Oh, I hope that you do give it a try — there’s NOTHING like fresh, hot bread that you made yourself! Like anything that’s worth doing, there’s a learning curve, and if it doesn’t turn out perfectamente, write me with what went “not quite right” and we’ll figure it out. But why am I being a pessimist? It may be perfect on the first try!

  4. oldswimmer says:

    Another thing we share, Carolyn… but but but I have embarked just in the past two months on a “Paleo/Primal” type of diet (to get myself well) and it eschews starch, and gluten, among other things! This is not a cheerful note for someone who has baked my own bread since around 1960 when I was first enjoying my own kitchen! But I’ll enjoy your fragrant loaves vicariously, believe me! Did you know you can use the same general recipe to make homemade pizza dough? So easy… Not even necessary to let it rise…just roll it out, and put the goodies on. I used to bake them in two stages…the first was just the tomatoey part with all that lovely oregano, and then the cheese and yummy other things to taste for the second baking. YUM. Try cinnamon sugar instead for a quick and yummy Pizza cookie!

    • Susan — I wish you the best in your healing process, and I commiserate with you on the lack of bread. As you observe, this bread recipe (as does many a bread recipe) lends itself well to a pizza dough, or rolls, or cinnamon rolls — just with a little less flour for a softer dough. I so dislike pizza doughs made with biscuit dough! Ditto cinnamon rolls. Just love that real thing.

      Speaking of pizza, a dear and gracious relative shared with me her latest pizza dough find — crushed pork rind snacks with some other stuff. She also is embarking on the paleo/primal diet, and has enjoyed presenting family members with this dish and watching their reaction when she tells them what it is (she waits until they try it first and tell her how good it is). I, unfortunately, did not arrive in time for a slice, but I’d like to try it.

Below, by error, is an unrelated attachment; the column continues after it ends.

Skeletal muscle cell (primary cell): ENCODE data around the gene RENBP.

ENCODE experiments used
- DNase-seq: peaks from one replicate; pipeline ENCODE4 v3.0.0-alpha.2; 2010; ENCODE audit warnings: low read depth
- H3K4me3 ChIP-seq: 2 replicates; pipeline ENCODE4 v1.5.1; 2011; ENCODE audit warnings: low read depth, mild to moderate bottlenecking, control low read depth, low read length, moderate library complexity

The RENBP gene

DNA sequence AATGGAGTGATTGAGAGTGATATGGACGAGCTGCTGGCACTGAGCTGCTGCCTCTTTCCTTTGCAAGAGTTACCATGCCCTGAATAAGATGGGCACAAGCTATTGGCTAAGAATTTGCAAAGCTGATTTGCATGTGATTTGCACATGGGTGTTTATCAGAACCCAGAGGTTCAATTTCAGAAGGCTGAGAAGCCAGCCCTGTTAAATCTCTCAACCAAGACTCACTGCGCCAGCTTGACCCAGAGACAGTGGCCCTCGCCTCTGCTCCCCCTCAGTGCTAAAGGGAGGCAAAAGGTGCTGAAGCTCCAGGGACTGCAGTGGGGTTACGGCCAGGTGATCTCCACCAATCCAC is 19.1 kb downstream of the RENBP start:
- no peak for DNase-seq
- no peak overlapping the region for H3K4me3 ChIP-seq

I like that pizza cookie idea. I like any cookies, actually, which does become a problem.

      A lovely evening to you, my friend.

  5. bettyannq says:

    What a great post! I’ve always loved to make something out of nothing and bread has always been a good start. I agree with you, the first few attempts don’t look pretty, but like anything, practice makes perfect. Thanks for sharing the recipe & the insightful life lessons !

    • Betty Ann — bread is indeed a great place to start. Most of us have the ingredients already, and if we don’t (yeast comes to mind), it’s easily accessible at the smallest grocery. The investment outlay is small, and even if the results don’t look so very good the first or second time, they’re usually more than edible.

      I always feel a connection with people (in my mind, women) from the past, who made this simple food item — with or without yeast — for their families, 500 years ago, 1,000 years ago, when Christ walked on the earth, when the Egyptians were building the pyramids. It’s an unbroken connection to the past, and yet it’s so humble.